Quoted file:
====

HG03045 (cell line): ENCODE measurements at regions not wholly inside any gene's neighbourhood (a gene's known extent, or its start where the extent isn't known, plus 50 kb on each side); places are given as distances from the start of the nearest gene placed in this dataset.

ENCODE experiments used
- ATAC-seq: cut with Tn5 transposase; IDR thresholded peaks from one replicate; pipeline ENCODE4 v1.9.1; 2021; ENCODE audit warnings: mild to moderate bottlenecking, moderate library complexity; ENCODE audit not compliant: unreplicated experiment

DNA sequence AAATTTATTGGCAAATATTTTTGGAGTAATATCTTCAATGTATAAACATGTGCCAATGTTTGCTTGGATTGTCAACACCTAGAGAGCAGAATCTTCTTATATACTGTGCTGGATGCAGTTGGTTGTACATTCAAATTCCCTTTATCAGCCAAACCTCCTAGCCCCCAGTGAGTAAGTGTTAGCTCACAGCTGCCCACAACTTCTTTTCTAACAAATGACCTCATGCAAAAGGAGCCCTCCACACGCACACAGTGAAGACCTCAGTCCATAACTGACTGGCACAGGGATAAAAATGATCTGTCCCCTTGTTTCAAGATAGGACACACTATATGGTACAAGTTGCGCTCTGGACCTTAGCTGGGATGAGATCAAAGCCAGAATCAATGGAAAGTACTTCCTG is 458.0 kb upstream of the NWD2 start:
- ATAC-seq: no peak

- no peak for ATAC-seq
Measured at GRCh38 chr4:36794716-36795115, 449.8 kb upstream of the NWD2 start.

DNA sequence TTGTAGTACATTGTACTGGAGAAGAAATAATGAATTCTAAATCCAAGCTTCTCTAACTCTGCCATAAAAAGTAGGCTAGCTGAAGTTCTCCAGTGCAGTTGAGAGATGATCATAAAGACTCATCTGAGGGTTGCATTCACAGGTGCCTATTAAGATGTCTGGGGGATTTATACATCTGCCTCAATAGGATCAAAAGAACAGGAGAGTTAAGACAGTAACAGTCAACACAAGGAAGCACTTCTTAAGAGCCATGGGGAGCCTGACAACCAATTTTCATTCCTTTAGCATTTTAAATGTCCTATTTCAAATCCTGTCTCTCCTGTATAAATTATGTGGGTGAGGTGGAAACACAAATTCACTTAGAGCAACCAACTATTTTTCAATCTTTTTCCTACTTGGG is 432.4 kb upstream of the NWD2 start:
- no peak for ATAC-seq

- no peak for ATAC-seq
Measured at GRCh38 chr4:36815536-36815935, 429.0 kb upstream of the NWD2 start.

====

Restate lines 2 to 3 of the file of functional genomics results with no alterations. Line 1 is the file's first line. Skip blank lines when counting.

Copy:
ENCODE experiments used
- ATAC-seq: cut with Tn5 transposase; IDR thresholded peaks from one replicate; pipeline ENCODE4 v1.9.1; 2021; ENCODE audit warnings: mild to moderate bottlenecking, moderate library complexity; ENCODE audit not compliant: unreplicated experiment